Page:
He must have spent months planning the expedition; must have gone over the route a thousand times in his head. He must have felt moments of doubt, told himself it was too ambitious. She hoped it would live up to his expectations. And she understood better than most about dreams that end in disappointment.
Time seems to stultify the vagaries of life. In one’s twilight years, the remorseless onset of age often appears to embed the aged in daily routines, the solitude of the widowed, and parochial roots. Caroline Vermalle’s George’s Grand Tour – published in her native France in 2008, and only now translated into English – is a story of emancipation from these shackles – stagnant routines, withering solitude, and life-long parochial roots. The eponymous protagonist, George Nicoleau, is an 83-year-old retired butcher, widowed and living in rural France. Long predicted to be close to the end of his life, and lately cosseted by his over caring daughter, Françoise, who, according to George, would have him ‘preserved in formaldehyde if she could’. Her decision to undertake prolonged trip to Peru provides George with the opportunity to embark on his own lifelong dream of tracing the route of the world’s most famous cycling race: the Tour de France. Alongside his septuagenarian neighbour Charles, George shakes off his decades-old daily routines and the familiar comforts of his home to seize his one remaining chance to discover the unfamiliar.
People were right, it was his last chance. It was his last chance to make grand exit. It didn’t even need to be dramatic, his exit. Just dignified. Standing.
George’s Grand Tour is told largely from the perspectives of George and his 23-year-old, distant granddaughter, Adèle, who works as an unpaid runner on a London film set. Their relationship, while free from enmity, bitterness or resentment, drifted into estrangement and indifference with the passing of years. Beyond the periodic birthday card or cheque, George and Adèle have had little contact for the preceding ten years. With her mother’s absence, Adèle is charged with regularly contacting her grandfather to ensure he is alive and well. At first intentionally secret, Adèle’s discovery of George’s Tour de France sees her make George promise to text her every night in return for his confidence. Despite his initial reticence towards Adèle’s demands – and his distrust, verging on disdain, for technology – George comes to improve his ability to use his mobile phone, and begins to exceed his nightly quota and regularly send her accounts of his daily exploits. George’s increasingly enthusiastic communiqués alter Adèle’s stultified and dimmed childhood recollections of him, and serve to rouse her from the interminable boredom of her work. This process sees a growing candour and openness in their relationship, yet marks a poignant volte-face: the boredom of unfulfilled youth while the elderly rediscover adventure and the surprises of life.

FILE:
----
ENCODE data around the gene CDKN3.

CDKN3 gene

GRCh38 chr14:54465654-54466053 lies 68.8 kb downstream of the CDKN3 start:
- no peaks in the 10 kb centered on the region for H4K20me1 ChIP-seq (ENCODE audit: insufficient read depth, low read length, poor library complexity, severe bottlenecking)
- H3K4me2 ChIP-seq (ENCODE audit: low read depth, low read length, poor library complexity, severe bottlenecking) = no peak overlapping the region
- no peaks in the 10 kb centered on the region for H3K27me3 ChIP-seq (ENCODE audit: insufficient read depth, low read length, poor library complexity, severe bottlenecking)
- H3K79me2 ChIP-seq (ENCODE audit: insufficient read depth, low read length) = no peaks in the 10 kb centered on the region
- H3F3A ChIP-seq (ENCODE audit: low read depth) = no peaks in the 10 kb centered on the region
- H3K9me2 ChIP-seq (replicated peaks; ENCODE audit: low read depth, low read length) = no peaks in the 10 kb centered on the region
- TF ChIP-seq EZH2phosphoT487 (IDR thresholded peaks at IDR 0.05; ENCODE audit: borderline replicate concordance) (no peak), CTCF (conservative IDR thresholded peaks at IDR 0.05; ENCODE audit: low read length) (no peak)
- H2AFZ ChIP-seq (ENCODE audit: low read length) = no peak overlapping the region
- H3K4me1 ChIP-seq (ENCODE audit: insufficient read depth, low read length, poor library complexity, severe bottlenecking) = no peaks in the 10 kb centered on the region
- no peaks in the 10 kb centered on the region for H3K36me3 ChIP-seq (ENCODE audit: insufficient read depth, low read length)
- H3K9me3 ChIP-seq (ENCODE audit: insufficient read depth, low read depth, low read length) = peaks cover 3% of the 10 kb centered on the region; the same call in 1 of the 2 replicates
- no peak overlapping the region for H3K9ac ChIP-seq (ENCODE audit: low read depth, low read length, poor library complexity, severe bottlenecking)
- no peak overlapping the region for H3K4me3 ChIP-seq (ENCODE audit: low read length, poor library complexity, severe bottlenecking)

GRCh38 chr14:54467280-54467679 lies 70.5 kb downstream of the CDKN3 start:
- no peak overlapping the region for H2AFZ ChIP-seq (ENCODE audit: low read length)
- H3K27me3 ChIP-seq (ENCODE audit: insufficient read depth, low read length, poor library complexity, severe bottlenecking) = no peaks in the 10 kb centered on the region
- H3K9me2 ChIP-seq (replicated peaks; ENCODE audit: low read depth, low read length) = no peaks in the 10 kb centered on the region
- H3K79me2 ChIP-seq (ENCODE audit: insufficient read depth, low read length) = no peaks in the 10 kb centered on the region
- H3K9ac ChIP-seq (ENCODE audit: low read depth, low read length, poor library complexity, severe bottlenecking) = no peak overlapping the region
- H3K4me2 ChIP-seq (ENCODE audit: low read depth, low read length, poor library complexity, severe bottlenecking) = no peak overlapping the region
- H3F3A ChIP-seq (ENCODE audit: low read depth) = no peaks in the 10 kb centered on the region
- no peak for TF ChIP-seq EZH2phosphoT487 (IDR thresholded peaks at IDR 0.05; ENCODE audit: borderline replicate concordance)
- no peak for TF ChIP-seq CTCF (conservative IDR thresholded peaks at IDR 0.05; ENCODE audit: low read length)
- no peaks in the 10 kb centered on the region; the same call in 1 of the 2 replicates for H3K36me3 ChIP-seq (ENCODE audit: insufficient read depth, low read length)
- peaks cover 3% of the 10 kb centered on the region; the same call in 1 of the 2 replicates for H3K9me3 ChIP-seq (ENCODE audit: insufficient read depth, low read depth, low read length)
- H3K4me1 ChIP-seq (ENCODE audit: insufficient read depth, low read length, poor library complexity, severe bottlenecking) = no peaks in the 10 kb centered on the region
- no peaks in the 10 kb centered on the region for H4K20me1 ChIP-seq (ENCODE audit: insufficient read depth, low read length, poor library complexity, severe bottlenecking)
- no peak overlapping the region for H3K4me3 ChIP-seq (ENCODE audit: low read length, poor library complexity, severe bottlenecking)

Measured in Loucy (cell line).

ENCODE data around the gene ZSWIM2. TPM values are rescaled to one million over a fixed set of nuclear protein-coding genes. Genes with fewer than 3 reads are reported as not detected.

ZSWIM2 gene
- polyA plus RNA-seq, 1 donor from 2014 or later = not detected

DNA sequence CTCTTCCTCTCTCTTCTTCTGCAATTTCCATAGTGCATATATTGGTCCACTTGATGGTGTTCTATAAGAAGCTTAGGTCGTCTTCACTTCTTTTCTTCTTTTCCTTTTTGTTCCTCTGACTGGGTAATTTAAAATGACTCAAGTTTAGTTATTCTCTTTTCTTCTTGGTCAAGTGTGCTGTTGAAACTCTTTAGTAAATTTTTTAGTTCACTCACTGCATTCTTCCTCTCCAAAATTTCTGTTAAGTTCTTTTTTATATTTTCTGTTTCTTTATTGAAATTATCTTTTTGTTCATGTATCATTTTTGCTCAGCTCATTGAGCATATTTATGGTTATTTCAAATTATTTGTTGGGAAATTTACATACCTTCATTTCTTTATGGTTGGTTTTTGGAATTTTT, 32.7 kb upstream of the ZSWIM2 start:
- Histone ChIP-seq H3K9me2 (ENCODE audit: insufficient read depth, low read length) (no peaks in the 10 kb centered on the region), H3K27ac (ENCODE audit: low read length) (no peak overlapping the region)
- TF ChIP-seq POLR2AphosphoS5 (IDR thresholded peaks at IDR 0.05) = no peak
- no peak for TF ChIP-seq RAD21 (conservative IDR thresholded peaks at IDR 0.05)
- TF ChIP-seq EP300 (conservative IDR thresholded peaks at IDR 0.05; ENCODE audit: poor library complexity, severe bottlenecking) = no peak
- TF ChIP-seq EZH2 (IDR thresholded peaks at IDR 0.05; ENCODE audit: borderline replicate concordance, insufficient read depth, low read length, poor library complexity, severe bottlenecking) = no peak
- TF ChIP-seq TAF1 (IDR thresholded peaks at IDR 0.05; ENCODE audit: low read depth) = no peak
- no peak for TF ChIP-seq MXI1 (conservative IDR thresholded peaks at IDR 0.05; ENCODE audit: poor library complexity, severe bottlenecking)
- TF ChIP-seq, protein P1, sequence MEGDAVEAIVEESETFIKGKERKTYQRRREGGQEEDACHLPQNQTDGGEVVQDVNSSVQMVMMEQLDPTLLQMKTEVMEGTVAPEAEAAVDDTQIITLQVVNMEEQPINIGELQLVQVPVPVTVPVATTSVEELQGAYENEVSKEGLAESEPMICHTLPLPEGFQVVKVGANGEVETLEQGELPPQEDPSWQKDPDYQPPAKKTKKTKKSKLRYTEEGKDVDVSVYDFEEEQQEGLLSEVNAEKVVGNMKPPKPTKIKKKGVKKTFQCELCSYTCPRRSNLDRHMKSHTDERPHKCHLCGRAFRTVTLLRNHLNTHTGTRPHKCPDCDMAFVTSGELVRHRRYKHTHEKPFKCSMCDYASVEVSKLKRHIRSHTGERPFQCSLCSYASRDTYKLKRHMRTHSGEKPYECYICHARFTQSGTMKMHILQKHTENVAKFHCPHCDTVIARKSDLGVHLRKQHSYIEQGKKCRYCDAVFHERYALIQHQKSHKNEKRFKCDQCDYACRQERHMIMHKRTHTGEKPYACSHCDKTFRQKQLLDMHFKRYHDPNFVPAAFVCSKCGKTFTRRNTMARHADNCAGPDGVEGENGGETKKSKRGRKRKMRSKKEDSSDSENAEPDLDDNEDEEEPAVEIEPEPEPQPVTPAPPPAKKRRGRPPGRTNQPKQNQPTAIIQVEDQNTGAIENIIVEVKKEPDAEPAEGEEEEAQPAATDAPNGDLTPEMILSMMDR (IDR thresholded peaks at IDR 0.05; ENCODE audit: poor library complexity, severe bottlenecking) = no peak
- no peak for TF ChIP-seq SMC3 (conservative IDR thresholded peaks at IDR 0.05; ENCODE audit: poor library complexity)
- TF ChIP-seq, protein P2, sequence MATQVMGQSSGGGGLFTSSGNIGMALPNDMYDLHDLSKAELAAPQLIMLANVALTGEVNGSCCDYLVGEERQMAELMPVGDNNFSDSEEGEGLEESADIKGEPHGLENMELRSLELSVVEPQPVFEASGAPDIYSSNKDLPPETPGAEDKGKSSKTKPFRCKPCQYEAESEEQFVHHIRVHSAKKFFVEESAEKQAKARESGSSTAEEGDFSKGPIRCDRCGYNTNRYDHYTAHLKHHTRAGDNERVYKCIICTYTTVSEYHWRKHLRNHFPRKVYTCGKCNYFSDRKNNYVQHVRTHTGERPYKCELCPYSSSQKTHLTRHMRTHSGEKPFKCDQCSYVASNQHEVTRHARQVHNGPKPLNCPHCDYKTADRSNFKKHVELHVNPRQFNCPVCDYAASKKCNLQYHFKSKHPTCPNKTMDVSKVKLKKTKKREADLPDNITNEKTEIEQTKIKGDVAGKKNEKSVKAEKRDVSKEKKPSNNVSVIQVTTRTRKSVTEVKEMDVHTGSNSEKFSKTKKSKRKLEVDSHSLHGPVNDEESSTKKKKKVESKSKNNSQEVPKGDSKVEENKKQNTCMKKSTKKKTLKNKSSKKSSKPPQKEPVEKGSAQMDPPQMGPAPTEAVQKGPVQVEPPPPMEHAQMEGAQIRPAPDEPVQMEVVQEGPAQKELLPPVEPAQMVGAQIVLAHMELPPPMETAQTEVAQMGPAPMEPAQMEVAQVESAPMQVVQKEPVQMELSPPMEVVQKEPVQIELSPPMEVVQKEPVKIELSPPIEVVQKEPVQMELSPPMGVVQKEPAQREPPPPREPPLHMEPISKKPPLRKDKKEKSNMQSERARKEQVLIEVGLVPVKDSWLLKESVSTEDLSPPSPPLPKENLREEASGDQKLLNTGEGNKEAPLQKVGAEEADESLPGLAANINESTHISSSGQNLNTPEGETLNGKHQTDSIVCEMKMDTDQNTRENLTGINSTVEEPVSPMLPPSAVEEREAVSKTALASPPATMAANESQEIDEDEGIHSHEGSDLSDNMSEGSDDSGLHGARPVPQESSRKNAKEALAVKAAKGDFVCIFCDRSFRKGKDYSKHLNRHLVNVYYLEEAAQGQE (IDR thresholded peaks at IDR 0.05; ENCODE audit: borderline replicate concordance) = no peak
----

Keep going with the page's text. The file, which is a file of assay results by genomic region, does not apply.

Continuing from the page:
‘Hats off to you both, you’ve chosen life! Down with the dictatorship of aches and pains, and down with the doctors who stuff us with pills, and down with the daily routine that’s sending us to our graves. We’ve got to rebel. And when the end comes, well, we can bow out with dignity.’
This book is an easy read. Vermalle’s tranquil prose and earthy humour will have the pages flitting by like George’s many kilometres of le Tour de France. While the beamish tone and charming prose inexplicably proffers the – perhaps stereotypical – rustic simplicity of rural France, the work is not emotionally explorative to any great extent and only briefly provides insights into the troubles of its characters. Yet this is a relatively short tale of rediscovery, and was seemingly not intended to be a sweeping account of the tribulations of age and the lives of George and his family. It is a brief, vivid and often drily humorous journey of two retirees who seize their last chance for adventure. Through his travels and reconnection with Adèle, George comes to realise that he no longer relishes solitude, but desires company and human connection. The extreme ends of life – one at its beginning and the other at its culmination – overcome the mutual disinterests corollary to their age, and rediscover the possibilities of friendship between young and old.
‘You know, Adèle, people always say that life is too short. But for so long, so long, I thought that it felt too long. But now … I’m starting to think it’s been exactly right.’